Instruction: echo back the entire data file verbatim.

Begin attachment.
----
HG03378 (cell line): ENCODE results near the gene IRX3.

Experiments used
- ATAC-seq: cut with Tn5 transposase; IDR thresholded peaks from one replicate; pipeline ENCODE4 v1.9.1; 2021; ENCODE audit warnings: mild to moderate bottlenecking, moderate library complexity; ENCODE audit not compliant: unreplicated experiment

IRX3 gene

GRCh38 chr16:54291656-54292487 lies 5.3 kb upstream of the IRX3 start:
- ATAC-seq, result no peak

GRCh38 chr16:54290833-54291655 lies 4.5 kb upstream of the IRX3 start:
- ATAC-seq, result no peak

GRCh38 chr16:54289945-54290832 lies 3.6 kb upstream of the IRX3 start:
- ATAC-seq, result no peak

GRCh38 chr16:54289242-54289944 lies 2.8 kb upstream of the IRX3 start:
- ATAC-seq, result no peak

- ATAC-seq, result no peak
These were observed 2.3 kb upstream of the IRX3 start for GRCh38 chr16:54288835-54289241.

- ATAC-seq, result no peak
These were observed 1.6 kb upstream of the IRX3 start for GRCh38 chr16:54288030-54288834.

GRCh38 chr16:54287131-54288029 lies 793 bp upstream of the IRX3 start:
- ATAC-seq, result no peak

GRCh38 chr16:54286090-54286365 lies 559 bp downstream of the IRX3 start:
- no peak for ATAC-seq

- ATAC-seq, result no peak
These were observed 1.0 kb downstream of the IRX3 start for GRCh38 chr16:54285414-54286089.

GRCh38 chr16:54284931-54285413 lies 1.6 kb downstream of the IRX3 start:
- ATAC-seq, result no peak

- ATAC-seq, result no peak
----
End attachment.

HG03378 (cell line): ENCODE results near the gene IRX3.

Experiments used
- ATAC-seq: cut with Tn5 transposase; IDR thresholded peaks from one replicate; pipeline ENCODE4 v1.9.1; 2021; ENCODE audit warnings: mild to moderate bottlenecking, moderate library complexity; ENCODE audit not compliant: unreplicated experiment

IRX3 gene

GRCh38 chr16:54291656-54292487 lies 5.3 kb upstream of the IRX3 start:
- ATAC-seq, result no peak

GRCh38 chr16:54290833-54291655 lies 4.5 kb upstream of the IRX3 start:
- ATAC-seq, result no peak

GRCh38 chr16:54289945-54290832 lies 3.6 kb upstream of the IRX3 start:
- ATAC-seq, result no peak

GRCh38 chr16:54289242-54289944 lies 2.8 kb upstream of the IRX3 start:
- ATAC-seq, result no peak

- ATAC-seq, result no peak
These were observed 2.3 kb upstream of the IRX3 start for GRCh38 chr16:54288835-54289241.

- ATAC-seq, result no peak
These were observed 1.6 kb upstream of the IRX3 start for GRCh38 chr16:54288030-54288834.

GRCh38 chr16:54287131-54288029 lies 793 bp upstream of the IRX3 start:
- ATAC-seq, result no peak

GRCh38 chr16:54286090-54286365 lies 559 bp downstream of the IRX3 start:
- no peak for ATAC-seq

- ATAC-seq, result no peak
These were observed 1.0 kb downstream of the IRX3 start for GRCh38 chr16:54285414-54286089.

GRCh38 chr16:54284931-54285413 lies 1.6 kb downstream of the IRX3 start:
- ATAC-seq, result no peak

- ATAC-seq, result no peak